Top Senators Are Now Convinced Of The Crown Prince’s Role In The Khashoggi Killing After A CIA Briefing

"There's not a smoking gun, there's a smoking saw."

WASHINGTON — Senior senators said Tuesday that a classified briefing by CIA director Gina Haspel left them more convinced than ever that Saudi Crown Prince Mohammed bin Salman played a role in the October death of Washington Post columnist Jamal Khashoggi.

Sen. Bob Corker, a Republican from Tennessee and the outgoing chair of the Senate Foreign Relations Committee, said after the briefing that there was “no question whatsoever” that Prince Mohammed was ultimately responsible for Khashoggi’s death. “If the crown prince went in front of a jury, he would be convicted in 30 minutes," Corker added.

Sen. Bob Menendez, a Democrat from New Jersey and ranking member of that same committee, said he was “more convinced than [he] was before” that the United States should address the Khashoggi killing and its own role in the Saudi-led war in Yemen.

Corker and Menendez were two members of a select group of senators to hear from Haspel — the chair and ranking members of the Senate Armed Services Committee and the State and Foreign Operations Subcommittee of the Senate Appropriations Committee were also in attendance, one senator involved told CNN.

Last Wednesday, Haspel was not in a classified briefing for all senators by Defense Secretary James Mattis and Secretary of State Mike Pompeo. She was reportedly absent because the White House instructed her not to join. Haspel reportedly has listened to the tape of Khashoggi’s killing, and the CIA has concluded the crown prince was involved, reportedly drawing from the 11 messages the crown prince sent to the leader of the squad that carried out the hit at the consulate around the time of Khashoggi’s death. The CIA has officially denied that the White House blocked Haspel from joining the original briefing.

In the wake of Haspel’s failure to brief the Senate, senators last week voted to consider a bill ending support for the Saudi-led coalition in Yemen. The vote on the bill itself, which is expected this week, was used as leverage by Republican senators to get a briefing by Haspel, congressional Democratic sources told BuzzFeed News.

Senators who voted for the bill to move out of committee included Sen. Lindsey Graham, a Republican from South Carolina and a Trump ally, who said he’d changed his mind on the bill because he was “pissed” with the way the administration handled Saudi Arabia in the wake of the Khashoggi killing.

“Not having Haspel there was such an unforced error by the White House. It pretty clearly implies that she knows things that they don’t want her to share with senators. The fact that they pissed off Graham in particular shows that they’ve caused a real problem,” one Senate Democratic aide said last week. “If Haspel had come, they could have at least made their case, but now, when Haspel eventually does brief the senators, there will be MORE attention, more skepticism, etc.”

The Haspel briefing appeared to confirm Graham’s skepticism toward the White House and State Department line that there was no “direct evidence” to support the crown prince’s role in the killing.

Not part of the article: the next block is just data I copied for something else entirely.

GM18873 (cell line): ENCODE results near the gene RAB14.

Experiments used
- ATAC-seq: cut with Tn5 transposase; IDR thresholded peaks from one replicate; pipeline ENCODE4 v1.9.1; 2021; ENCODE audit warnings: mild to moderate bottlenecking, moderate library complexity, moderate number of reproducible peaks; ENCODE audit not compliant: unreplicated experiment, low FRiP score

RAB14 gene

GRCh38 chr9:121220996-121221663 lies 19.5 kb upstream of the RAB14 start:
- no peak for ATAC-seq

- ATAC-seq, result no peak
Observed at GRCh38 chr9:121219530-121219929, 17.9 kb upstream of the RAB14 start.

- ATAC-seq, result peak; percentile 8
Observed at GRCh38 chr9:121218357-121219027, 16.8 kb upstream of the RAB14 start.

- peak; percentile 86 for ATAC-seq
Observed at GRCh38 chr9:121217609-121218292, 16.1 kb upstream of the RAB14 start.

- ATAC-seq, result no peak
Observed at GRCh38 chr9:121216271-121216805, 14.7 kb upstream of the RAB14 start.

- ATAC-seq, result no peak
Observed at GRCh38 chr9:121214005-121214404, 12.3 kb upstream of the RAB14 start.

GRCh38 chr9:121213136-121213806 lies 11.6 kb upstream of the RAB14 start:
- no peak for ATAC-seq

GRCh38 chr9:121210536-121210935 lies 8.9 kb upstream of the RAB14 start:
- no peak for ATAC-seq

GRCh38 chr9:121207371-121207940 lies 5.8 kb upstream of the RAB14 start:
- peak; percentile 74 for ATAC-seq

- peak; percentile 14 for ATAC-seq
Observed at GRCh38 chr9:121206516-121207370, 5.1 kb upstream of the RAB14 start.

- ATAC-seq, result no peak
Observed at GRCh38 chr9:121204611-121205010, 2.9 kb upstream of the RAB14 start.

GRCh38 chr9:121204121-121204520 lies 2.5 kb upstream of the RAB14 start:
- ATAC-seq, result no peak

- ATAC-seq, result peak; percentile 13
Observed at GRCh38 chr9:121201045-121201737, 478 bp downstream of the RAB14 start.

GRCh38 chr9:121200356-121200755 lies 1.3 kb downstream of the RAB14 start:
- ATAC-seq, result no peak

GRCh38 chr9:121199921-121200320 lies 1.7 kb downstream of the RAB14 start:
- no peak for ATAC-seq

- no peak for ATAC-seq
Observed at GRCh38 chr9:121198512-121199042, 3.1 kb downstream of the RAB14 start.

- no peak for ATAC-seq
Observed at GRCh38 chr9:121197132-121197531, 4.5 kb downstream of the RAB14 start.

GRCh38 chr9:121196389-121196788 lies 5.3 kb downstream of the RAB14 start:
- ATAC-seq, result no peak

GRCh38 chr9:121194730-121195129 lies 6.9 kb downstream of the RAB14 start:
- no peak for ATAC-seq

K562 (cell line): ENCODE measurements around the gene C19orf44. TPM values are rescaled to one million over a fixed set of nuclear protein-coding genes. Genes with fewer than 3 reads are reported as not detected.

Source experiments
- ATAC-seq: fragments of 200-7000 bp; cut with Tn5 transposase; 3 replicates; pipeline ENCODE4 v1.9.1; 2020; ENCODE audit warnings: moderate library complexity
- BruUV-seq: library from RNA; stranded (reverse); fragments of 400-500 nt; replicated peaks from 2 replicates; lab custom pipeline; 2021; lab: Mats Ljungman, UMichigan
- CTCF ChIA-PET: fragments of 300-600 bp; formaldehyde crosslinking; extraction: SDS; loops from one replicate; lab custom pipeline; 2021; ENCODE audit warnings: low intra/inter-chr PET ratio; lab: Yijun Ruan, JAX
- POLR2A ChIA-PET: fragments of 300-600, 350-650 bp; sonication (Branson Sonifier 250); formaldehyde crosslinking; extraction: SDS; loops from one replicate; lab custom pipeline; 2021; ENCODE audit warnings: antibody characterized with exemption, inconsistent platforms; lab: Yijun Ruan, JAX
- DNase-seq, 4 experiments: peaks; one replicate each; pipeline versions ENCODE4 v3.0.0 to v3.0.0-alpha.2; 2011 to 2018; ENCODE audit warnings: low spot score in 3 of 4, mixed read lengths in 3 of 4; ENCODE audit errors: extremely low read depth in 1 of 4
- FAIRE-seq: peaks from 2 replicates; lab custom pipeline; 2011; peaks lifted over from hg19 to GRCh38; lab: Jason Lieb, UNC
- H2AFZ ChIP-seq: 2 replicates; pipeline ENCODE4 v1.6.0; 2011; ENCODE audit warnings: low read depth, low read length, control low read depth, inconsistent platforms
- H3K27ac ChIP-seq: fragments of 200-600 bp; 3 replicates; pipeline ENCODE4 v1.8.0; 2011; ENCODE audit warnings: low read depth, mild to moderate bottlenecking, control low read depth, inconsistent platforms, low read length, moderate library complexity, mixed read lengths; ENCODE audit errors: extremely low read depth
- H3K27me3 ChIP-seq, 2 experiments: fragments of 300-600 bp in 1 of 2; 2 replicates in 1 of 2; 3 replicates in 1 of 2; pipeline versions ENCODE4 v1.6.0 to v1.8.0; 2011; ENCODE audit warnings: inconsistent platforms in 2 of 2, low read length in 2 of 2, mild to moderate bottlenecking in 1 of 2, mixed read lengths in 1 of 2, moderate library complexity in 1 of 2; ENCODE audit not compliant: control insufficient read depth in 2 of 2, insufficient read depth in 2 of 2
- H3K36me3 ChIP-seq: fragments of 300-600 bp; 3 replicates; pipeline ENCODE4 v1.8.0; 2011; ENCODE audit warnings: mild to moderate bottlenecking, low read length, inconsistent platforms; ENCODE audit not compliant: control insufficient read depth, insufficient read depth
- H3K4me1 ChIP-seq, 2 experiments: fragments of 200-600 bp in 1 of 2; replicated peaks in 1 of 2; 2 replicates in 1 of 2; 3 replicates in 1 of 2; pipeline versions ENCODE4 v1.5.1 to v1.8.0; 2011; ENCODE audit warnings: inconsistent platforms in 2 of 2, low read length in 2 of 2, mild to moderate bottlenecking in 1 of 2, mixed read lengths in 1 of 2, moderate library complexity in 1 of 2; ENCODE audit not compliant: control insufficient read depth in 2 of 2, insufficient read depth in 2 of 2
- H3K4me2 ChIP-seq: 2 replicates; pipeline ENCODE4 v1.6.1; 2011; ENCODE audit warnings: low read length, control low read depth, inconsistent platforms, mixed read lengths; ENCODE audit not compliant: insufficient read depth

“Business as usual has come to an end for me,” Graham, who was in the briefing as the chair of the Subcommittee on Foreign Operations Appropriations, said after the briefing, adding that he wouldn’t support arms sales to Saudi Arabia until justice had been done for all involved, including the crown prince.

The White House has argued that it is not in the US’s economic interest to hold the crown prince personally accountable for the murder.

Graham rejected the administration’s assertion that there was no “smoking gun” proving Prince Mohammed’s involvement. “There's not a smoking gun, there's a smoking saw," he said, a reference to the bone saw allegedly used to dismember Khashoggi’s body at the Saudi Consulate in Turkey.

Haspel’s briefing didn’t serve only to convince those allowed in the briefing that the crown prince was responsible for Khashoggi’s killing; it also convinced those who were not allowed in that the White House had something to hide.

“Do you want to know what the deep state is? The CIA director is coming to the US Senate and only briefing a select few members of the Senate,” Sen. Rand Paul, a Republican from Kentucky and member of the Senate Foreign Relations Committee who was not in the briefing tweeted Tuesday morning. “Why shouldn’t every senator know what is going on? The deep state wants to keep everyone in the dark. This is just ridiculous!”

“It is outrageous that the White House is still hiding what they know about the Khashoggi murder from Congress,” tweeted Chris Murphy, a Democrat from Connecticut who is also a member of the Senate Foreign Relations Committee and a driving force against US support for the Saudi-led coalition in Yemen. “White House only letting leadership into this briefing. So, for instance, the 3 sponsors of the pending Saudi/Yemen bill, me and [Utah Sen. Mike Lee and Vermont Sen. Bernie Sanders] won’t be there.”

“At some point Washington needs to have a good hard talk about the over-classification of information. Not everything needs to be secret,” he added. “For instance, if our government knows that Saudi leaders were involved in the murder of a U.S. resident, why shouldn’t the public know this?”

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